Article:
Thursday, May 14, 2009

Finally Fixing the Back Porch

Last weekend we started doing some outdoor upkeep around the yard, including the first mow of the season. Each year, I think we get more and more determined to have less and less grass. This year, we're starting a vegetable garden in the already-small backyard. And I love the idea of a "no-mow" lawn mix of groundcover wildflowers and clover for the front yard. Maybe next year?

In any case, this weekend we picked up a new "Earth Machine" composter and yet another rain barrel. Jen wonders if we have enough rain barrels, and I say, No way, there's always room for more! More on the rain barrels in another post.

It was such a nice day that our friends from Tiny Oak Park Bungalow even dropped by while I was working the yard and delivered a much welcome gift of native plants - some purple coneflowers for our front yard! We were pleasantly surprised and very grateful. They'll make a nice replacement for the dead mums that have lived in front of our house for the last six months.

Also, we've been struggling with a way to have a functional and aesthetically pleasing screen visual for the window off our back porch that overlooks the alley (a lovely view in winter). I had some lattice work temporarily attached for about a month, which worked great as screening, but seemed a little too "off" in terms of the design. I just couldn't figure out how to transition that lattice with the stairs leading up the back porch of our arts and crafts home. Here is the power of a fresh set of eyes. A friend commented that a design with more horizontal and vertical lines would complement the home a lot better and look less tacky. Duh! I felt like a ton of craftsman bricks hit me in the forehead.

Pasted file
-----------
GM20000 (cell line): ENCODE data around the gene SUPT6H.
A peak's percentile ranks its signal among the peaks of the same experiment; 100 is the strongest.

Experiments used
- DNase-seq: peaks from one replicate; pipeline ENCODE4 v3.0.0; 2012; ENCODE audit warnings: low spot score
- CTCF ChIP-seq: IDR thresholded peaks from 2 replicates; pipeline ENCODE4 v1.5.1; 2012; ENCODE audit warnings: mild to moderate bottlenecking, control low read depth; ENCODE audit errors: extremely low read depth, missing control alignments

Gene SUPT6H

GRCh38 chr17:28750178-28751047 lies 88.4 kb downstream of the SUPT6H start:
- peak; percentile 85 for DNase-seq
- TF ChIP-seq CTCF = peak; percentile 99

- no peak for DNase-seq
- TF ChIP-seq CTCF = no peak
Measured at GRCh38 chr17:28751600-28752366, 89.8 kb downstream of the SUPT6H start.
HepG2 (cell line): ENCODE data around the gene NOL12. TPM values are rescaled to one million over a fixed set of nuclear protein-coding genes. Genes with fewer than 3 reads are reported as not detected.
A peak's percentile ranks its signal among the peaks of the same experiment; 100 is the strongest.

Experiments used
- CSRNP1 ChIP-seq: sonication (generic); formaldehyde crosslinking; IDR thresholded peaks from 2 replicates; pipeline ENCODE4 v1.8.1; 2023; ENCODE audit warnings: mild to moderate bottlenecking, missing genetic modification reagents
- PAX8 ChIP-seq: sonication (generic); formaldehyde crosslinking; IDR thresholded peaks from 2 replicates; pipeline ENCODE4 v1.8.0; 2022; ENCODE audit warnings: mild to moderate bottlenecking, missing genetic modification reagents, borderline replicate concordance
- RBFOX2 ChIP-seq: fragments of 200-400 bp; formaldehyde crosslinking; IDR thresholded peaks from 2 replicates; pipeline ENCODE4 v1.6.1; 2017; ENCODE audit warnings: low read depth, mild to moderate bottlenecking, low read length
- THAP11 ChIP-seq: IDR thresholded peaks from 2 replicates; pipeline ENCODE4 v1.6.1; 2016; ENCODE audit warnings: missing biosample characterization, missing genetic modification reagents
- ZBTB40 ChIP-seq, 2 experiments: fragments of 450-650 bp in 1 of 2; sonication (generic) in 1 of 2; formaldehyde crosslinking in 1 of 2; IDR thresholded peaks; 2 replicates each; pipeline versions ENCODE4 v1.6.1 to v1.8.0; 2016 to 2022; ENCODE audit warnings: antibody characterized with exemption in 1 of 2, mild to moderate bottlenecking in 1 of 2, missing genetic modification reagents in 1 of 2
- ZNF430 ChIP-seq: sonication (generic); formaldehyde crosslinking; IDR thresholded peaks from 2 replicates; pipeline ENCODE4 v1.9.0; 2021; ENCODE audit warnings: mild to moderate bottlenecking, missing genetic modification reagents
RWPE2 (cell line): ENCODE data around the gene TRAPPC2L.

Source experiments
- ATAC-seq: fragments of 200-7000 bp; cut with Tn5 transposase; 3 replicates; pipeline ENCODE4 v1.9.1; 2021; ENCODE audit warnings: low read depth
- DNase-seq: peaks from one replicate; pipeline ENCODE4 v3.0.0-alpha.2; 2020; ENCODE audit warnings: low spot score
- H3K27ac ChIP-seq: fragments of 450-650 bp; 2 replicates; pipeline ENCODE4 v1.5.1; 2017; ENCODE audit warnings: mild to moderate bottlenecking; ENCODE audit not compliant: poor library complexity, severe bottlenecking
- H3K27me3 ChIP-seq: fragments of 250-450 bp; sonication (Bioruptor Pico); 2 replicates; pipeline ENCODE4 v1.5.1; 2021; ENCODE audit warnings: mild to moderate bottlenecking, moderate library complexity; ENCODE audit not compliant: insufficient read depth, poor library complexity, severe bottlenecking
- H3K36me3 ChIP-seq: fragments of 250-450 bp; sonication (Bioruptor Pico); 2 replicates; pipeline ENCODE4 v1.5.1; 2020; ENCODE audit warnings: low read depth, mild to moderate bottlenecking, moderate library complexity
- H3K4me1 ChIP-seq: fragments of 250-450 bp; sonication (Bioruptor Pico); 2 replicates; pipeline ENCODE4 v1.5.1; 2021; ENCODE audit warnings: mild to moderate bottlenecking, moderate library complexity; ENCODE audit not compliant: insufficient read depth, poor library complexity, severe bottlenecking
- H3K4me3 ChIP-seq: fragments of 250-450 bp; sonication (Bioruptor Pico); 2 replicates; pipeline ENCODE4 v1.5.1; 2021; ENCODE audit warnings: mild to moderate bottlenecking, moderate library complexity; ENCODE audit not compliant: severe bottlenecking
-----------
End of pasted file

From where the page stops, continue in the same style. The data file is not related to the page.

So with that in mind I sketched an idea for the nearly 4-foot by 4-foot area we would like to screen. In an homage to the old kitchen wall we dismantled, we may even be able to construct this with some of the wood (yes I still have it). The design consists of adding two 2x4 vertical studs (guess what... on 16-inch centers). Then, approximately every foot, have a group of three narrow pieces of wood running horizontally. Throw in a few short vertical pieces to "tie" the groups of three together, and voila! A craftsman-zen type of porch screening that will also allow us to (hopefully) grow a climber like clematis up during the summer months. Here is a pretty lame, but effective mockup I did in Photoshop of how this might look.

Next step: doing the work, as well as finishing the painting job that got cut short last fall. And yes, we'll be fixing the lattice inconsistency under the porch as well, so things aren't quite as ghetto here at Humphrey House.


Sandy said...

I love the lines of the design you came up with. It's going to look great!

Jan said...

It's been awhile since we've seen the stairway banisters in the hallway, but didn't they have sets of 3 vertical posts, then some space, and then another set of 3 verticals? That would naturally translate to the porch screen design, and I think your green sketch with the 3 horizontals and a space, with some short vertical ties works well with your other Craftsman motifs.

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